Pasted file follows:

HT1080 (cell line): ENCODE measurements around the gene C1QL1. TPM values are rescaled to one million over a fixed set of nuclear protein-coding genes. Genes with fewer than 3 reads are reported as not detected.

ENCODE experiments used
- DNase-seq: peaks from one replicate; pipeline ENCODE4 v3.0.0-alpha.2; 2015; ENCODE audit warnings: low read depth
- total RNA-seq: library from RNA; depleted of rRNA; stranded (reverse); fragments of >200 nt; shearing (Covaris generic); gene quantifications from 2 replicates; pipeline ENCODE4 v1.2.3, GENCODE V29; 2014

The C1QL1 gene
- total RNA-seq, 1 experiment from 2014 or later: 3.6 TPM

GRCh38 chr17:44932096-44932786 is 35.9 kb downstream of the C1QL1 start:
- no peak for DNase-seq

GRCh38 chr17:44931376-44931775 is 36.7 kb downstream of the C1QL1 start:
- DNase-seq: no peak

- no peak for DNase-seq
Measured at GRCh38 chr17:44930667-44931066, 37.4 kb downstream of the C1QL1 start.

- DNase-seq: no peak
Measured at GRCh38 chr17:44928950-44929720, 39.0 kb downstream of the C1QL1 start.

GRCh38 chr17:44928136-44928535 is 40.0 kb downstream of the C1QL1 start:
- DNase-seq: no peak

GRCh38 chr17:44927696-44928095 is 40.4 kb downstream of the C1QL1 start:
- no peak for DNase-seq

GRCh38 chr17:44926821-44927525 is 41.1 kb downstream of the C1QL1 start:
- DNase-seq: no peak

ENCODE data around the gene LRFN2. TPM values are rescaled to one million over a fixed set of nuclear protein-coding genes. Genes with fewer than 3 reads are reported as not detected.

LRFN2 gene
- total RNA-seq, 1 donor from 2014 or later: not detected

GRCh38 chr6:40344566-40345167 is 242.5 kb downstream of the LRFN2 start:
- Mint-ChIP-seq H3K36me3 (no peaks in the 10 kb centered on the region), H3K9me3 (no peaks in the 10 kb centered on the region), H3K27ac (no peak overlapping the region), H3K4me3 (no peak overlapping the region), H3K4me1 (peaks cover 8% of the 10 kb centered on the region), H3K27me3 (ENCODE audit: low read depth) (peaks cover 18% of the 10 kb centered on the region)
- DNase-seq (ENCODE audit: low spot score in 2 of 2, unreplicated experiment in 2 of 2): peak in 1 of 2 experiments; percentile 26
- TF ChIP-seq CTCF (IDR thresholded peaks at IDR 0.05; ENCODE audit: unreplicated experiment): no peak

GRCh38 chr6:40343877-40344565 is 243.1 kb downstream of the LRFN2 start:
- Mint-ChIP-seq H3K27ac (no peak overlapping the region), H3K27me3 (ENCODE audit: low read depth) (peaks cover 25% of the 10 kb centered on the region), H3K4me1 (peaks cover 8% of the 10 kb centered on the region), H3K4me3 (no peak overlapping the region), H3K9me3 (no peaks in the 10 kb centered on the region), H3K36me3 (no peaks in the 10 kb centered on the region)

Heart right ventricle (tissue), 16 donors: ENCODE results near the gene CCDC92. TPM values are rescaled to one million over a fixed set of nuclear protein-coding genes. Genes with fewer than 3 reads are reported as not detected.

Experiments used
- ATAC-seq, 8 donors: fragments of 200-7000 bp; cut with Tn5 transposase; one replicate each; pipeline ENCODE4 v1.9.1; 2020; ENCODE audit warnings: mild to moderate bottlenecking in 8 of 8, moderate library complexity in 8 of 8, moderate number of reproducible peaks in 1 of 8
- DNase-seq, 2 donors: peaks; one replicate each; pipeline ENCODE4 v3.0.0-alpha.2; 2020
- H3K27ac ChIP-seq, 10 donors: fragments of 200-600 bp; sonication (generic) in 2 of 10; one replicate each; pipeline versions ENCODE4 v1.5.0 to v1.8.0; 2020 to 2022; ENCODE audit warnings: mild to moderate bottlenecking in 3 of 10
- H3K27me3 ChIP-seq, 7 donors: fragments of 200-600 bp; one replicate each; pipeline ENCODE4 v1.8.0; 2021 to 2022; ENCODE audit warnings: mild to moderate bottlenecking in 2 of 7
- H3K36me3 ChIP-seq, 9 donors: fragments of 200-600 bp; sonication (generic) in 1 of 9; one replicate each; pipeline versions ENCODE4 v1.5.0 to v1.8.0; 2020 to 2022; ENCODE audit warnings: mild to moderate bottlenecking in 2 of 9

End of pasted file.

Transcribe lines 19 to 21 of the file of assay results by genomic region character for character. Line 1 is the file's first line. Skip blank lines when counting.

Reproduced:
GRCh38 chr17:44926821-44927525 is 41.1 kb downstream of the C1QL1 start:
- DNase-seq: no peak

ENCODE data around the gene LRFN2. TPM values are rescaled to one million over a fixed set of nuclear protein-coding genes. Genes with fewer than 3 reads are reported as not detected.